Process and Substance...the 'sauce' for Success
10 October 2019
With media reports it could be easy to reach a generalised view that even where an employee behaves badly, they can still succeed in taking a personal grievance claim. However, a recent decision of the Employment Relations Authority shows that a sound, but not perfect, process and good reasons will ultimately win through (Tupuanga v Auckland Meat Processors Limited  NZERA 471).
It could also be said that in the current environment, the outcome was also a no brainer.
The grievant had worked for Auckland Meat Processors Limited (“AMPL”) for over 31 years. He was a union delegate and a senior employee. AMPL is also an Approved Halal Organisation, part of which includes the requirement that Halal workers are able to perform prayers consistent with the Islamic faith.
In May 2019 one of the Halal slaughtermen reported to his Team Leader that the grievant had abused another worker and had also pretended to kneel and pray. In the meantime, the complainant had left the floor and was reporting the conduct of the grievant to the HR and Safety Advisor.
While the complainant was reporting the incident, the Team Leader approached the grievant and questioned him about the incident. The grievant was non-responsive. To de-escalate matters, the grievant was removed from the work area.
During this time, it was also reported by another worker that the grievant had been making racist and negative comments for some time. These included:
- "The New Zealand Government is letting too many Muslim refugees in and [they’re] taking all our jobs;
- Why are all the Muslims in Christchurch sitting on their arse, they should come to Auckland and work;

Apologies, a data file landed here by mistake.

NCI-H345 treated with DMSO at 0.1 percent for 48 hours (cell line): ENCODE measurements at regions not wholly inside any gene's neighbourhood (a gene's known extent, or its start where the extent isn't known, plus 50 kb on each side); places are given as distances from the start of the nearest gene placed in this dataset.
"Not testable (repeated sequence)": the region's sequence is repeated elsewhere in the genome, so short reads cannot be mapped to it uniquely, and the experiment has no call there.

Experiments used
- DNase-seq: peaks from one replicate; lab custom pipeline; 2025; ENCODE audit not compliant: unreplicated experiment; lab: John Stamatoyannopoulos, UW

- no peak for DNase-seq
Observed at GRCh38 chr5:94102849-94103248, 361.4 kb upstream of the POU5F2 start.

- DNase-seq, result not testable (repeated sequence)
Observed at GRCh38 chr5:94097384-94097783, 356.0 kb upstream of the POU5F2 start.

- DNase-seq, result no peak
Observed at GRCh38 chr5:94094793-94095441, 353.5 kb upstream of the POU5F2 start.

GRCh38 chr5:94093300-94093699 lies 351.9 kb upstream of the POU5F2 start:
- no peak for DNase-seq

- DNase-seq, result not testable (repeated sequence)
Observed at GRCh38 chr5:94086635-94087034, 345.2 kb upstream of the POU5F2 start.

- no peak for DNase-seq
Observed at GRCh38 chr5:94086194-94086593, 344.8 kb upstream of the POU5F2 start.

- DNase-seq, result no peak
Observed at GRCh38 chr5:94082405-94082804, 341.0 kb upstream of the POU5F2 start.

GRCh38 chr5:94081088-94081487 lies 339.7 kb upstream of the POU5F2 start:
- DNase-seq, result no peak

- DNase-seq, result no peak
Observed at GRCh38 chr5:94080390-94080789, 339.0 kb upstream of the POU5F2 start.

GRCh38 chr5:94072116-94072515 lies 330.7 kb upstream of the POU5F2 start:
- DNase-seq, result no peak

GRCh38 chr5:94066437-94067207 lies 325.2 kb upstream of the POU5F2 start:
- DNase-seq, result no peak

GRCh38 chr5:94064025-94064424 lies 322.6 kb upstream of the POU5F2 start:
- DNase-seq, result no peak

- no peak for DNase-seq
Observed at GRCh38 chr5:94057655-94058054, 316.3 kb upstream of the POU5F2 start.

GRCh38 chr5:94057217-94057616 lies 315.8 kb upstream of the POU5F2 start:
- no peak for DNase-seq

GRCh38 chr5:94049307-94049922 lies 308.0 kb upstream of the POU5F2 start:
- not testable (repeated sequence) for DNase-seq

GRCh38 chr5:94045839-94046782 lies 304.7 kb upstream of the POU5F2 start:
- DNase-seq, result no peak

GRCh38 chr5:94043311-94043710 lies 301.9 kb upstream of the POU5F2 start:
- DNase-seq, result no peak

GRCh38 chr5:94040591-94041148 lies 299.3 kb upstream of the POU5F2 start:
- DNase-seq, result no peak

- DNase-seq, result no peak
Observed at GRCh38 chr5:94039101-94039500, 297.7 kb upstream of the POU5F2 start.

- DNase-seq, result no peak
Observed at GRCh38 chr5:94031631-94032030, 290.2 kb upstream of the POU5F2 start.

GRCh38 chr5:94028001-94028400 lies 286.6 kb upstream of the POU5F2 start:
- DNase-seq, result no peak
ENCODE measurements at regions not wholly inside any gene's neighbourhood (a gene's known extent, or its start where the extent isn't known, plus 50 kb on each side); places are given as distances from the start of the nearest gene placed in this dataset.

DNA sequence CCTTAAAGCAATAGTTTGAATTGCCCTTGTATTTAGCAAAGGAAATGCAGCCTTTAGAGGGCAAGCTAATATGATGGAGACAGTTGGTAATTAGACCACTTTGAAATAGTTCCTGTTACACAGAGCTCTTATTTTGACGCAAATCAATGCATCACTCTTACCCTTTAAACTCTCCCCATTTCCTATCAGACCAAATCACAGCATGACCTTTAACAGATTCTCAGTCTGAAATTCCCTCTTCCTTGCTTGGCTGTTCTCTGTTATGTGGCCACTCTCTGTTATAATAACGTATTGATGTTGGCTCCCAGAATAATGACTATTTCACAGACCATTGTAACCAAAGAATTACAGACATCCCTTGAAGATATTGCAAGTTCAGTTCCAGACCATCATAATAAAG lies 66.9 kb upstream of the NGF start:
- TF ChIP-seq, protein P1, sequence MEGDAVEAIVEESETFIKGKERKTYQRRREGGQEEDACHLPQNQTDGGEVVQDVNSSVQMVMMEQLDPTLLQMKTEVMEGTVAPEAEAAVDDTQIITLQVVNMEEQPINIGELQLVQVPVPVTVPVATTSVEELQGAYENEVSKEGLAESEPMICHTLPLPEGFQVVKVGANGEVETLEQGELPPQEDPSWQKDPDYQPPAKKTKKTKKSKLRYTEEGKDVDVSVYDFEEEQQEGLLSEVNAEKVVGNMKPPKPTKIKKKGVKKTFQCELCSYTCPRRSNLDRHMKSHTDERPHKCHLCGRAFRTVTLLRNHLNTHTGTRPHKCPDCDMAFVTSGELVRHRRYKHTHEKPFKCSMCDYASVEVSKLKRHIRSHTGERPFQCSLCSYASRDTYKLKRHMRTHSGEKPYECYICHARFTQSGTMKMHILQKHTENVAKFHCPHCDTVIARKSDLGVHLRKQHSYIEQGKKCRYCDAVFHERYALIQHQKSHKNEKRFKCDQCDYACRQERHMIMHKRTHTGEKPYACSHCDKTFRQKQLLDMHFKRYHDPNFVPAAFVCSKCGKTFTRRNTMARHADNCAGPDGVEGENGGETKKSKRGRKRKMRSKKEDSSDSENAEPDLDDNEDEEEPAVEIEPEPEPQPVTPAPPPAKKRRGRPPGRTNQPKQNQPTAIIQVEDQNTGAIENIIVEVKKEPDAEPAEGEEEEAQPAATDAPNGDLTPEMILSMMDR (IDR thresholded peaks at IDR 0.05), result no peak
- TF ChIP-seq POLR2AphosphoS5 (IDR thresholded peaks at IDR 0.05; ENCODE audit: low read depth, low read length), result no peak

- Telling the Halal team, they were “shitty” because they were not eating (during Ramadan).”
As the investigation progressed, further details were provided by the complainant and it was alleged the grievant had stated:
- "That his daughter had more muscles than [the complainant] and [the complainant] was weak;
- He was a “fucking Muslim”;
- “you are taking our jobs”;
- “I will get rid of you”; and
- “you’re always fucking praying and taking too long”.
 [The complainant] then confirmed that [the applicant] had bowed down on his knees twice, mocking how the Halal slaughtermen prayed.”
AMPL then met again with the grievant and sought his response. The grievant claimed that the complainant had threatened him several days before the incident and his conduct was in retaliation.
CCTV footage was also reviewed which confirmed the grievant had knelt down as claimed.
At this stage, AMPL was still in an information gathering phase. It had yet to proceed to a formal investigation. However, based on the allegations and responses, AMPL concluded a formal investigation was necessary. Consequently, AMPL wrote to the grievant on 14 May 2019 and, as recorded in the Authority, “[invited] ”him to attend an investigation meeting regarding complaints of harassment and discrimination of the Halal Slaughtermen. [The applicant] was advised that the company may conclude his actions constituted serious misconduct and a possible outcome was dismissal.”
A meeting was held with the grievant on 15 May 2019. The Authority summarised the responses of the grievant:
“…[the applicant] reiterated his previous response that when he had first started working the previous week [the complainant] had threatened to give him a hiding. He explained that he did not make fun of anyone’s religion, that he got down on his knees to look at sheep on the race and that he had spoken to the “new little man” that morning to introduce himself and apologise.”